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Swamee and Jain converted the graph into an equation! For the turbulent portion - (less than 1% error)

274.5)/(7.3

1log 9.0

25.0

⎥⎥⎦

⎢⎢⎣

⎡+⎟⎟

⎞⎜⎜⎝

⎛=

RND

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Example problem 8.5:

Determine friction factor if water at 160 F is flowing at 30 ft/s in an uncoated ductile iron pipe having an inside diameter of 1.0 inch. Determine Reynolds number:

νηρ DVDVNR ==

D = 1/12 = 0.0833 ft; V = 30 ft/s; ν = 4.38 x 10-6 ft2/s NR = 5.70 x 105 So its turbulent flow, we will have to use Moody diagram Determine relative roughness – ε for ductile iron pipe from table 8.2 in text = 8 x 10-4 ft D/ ε = 0.0833/8 x 10-4 = 104, use 100 for moody diagram Using those values and going into Moody’s diagram, we get –

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f = 0.0038.

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Hazen-William formula Alternate formula to compute head loss due to friction Applicable for –

- Water - D – larger than 2 inches and less than 6ft - Velocity should not exceed 10 ft/s

The formula is unit-specific For SI units –

852.1

63.085.0 ⎥⎦

⎤⎢⎣

⎡=

RCAQLh

hL

Where

54.063.085.0 sRCAQ h= Where R – hydraulic radius = area/perimeter of pipe. Ch – Hazen Williams Coefficient and s – slope gradient of the pipe.

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Head Additions and Losses due to Pumps and Motors (CHAPTER 7)

Bernoulli’s Energy equation can be given as – p1/γ + z1 + v1

2/2g + hA – hR – hL = p2/γ + z2 + v22/2g

where hA, hR, hL are the heads associated with addition, removal and friction loss in pipes, respectively. also known as the GENERAL ENERGY EQUATION represents the system in reality (not idealized conditions)

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hA – head/energy additions due to pumps. hR – head/energy removal due to motors. hL – head losses due to friction and losses due to fittings, bends, valves. MAJOR LOSSES – motors, friction loss MINOR LOSSES – valves, fittings, and bends Typically hL = K * v2/2g that’s what we saw before with respect to Darcy’s Equation.

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Example Problem 7.1: Finding TOTAL head loss due to friction, valves, bends etc. –

Given – Water moving in the system Q = 1.20 ft3/s Calculate TOTAL head loss due to valves, bends, and pipe friction. How should we proceed???????????

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Apply the General Energy Equation for pts 1 and 2!

p1/γ + z1 + v12/2g - hL = p2/γ + z2 + v2

2/2g cancel out the terms –

p1/γ + z1 + v12/2g - hL = p2/γ + z2 + v2

2/2g and we get –

hL = (z1- z2) - v22/2g

(z1- z2) = 25 ft How do we find v2??? Area of 3 inch dia pipe = 0.0491 ft2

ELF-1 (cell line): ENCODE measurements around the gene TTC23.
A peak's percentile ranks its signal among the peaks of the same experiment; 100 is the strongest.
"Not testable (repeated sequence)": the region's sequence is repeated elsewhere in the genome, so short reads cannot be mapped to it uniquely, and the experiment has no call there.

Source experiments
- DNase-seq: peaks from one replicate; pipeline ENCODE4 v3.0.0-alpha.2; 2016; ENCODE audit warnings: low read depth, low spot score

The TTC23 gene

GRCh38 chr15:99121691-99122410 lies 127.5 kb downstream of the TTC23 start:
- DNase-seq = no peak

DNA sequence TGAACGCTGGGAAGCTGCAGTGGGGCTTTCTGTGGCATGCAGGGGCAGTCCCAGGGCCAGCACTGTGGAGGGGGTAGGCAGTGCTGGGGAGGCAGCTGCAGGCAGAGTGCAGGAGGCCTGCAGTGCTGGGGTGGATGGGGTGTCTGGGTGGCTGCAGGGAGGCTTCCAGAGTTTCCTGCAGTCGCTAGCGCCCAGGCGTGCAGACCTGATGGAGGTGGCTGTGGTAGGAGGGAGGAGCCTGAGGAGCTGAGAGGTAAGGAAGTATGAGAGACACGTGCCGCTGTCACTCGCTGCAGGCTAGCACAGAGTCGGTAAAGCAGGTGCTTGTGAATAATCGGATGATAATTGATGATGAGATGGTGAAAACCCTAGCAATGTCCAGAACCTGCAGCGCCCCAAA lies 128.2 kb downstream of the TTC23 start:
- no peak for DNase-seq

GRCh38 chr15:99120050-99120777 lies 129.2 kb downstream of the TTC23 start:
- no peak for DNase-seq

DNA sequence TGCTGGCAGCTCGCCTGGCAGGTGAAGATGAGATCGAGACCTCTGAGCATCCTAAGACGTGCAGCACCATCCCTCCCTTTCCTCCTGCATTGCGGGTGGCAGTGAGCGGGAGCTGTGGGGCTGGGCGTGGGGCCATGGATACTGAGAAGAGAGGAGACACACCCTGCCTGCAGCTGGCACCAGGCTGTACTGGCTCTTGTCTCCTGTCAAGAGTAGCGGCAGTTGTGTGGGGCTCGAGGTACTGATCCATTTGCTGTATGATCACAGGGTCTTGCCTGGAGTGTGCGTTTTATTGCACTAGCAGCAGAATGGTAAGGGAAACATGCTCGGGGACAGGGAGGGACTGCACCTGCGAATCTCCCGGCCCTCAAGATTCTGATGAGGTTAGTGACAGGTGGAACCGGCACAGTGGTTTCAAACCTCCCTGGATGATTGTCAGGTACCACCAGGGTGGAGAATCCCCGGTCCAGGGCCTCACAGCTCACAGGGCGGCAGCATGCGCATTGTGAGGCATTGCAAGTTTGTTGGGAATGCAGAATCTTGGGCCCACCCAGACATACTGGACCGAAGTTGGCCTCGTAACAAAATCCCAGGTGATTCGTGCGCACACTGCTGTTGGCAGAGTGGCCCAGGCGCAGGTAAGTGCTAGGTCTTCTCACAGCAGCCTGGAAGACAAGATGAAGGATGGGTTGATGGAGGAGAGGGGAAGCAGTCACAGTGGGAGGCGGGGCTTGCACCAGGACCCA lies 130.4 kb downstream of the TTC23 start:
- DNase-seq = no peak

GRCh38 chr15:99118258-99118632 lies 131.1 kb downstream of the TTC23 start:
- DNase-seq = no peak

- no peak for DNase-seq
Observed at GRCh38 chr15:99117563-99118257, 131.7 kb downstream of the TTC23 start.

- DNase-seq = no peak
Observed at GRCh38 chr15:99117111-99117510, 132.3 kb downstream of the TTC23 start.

v2 = 1.20 / 0.0491 = 24.4 ft/s hL = 25 – (24.4)2/2*32.2 = 15.75 ft

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Example Problem 7.2: - Now we will introduce a Pump and determine the energy added by a pump!

• Q = 0.014 m3/s • Fluid – Oil at Sg = 0.86; γ = 0.86 * 9.81 = 8.44 kN/m3 • hL = head loss due to friction, fittings, etc. = 1.86 Nm/N

Energy added by Pump????????????????????

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Apply the General Energy Equation for pts. A and B!

pA/γ + zA + vA2/2g + hA - hL = pB/γ + zB + vB

2/2g Rearrange the equation! hA = hL + (pB – pA) / γ + (zB – zA) + (vB

2 - vA2 ) / 2g

(pB – pA) / γ = (296-(-28))/8.44 = 38.4 m (zB – zA) = 1.0 m How will you find velocities????? Area at A = 0.004768 m2 Area at B = 0.002168 m2 vA = 2.94 m/s vB = 6.46 m/s plug all terms back in the original equation – hA = hL + (pB – pA) / γ + (zB – zA) + (vB

2 - vA2 ) / 2g

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and hA = 1.86 + 38.4 + 1.0 + 1.69 = 42.9 m or 42.9 N.m/N

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Power supplied by Pumps Power of the pump = energy being transferred PA = hA * W (where W is the weight flow rate) = hA * γ *Q SI units of power = watt (W) = 1.0 N.m/N or 1.0 Joule US units of Power = lb-ft/s 1 horsepower = 1 hp = 550 lb-ft/s 1 hp = 745.7 Watt Efficiency of the Pump = (Power delivered to the fluid/ Power supplied to the pump) = (PA/PI)

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Example Problem 7.3: Determine the efficiency of the Pump

PI = 3.85 hp Q = 500 gal/min of oil = 1.11 ft3/s γ of oil = 56.0 lb/ft3 What is PA???? And what is efficiency (em) ???? So how do you proceed????????????????????

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Apply the General Energy Equation for pts 1 and 2!

p1/γ + z1 + v12/2g + hA = p2/γ + z2 + v2

2/2g Rearrange the equation!

hA = (p2 – p1) / γ + (z2 – z1) + (v22 - v1

2 ) / 2g let’s solve for each term γm = 13.54*62.4 = 844.9 lb/ft3 pressure difference using the manometer – p1 + γo y + 20.4*γm – 20.4*γo - γo y = p2 (p2 – p1) / γo = (γm*20.4 / γo) – 20.4 = (844/56 -1) * 20.4 = 24.0 ft Elevation difference is zero! Find out the velocity head term???

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A1 = 0.2006 ft2 A2 = 0.0884 ft2 V1 = 5.55 ft/s V2 = 12.6 ft/s (v2

2 - v12 ) / 2g = 1.99 ft

Substituting the terms – hA = (p2 – p1) / γ + (z2 – z1) + (v2

2 - v12 ) / 2g

hA = 24.0 + 0 + 1.99 = 25.99 ft PA = hA * γo *Q = 25.99 * 56.0 * 1.11 = 1620 lb-ft/s = 1620/550 = 2.95 hp em = 2.95/3.85 = 0.77 We have the answer!

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Similarly, Power delivered to motors PR = hR * γ *Q Efficiency of the motor = (Power output/ Power delivered by fluid) = (PO/PR) ASSIGNMENT # 6

1. 7.7M 2. 7.13M 3. 8.1E 4. 8.33E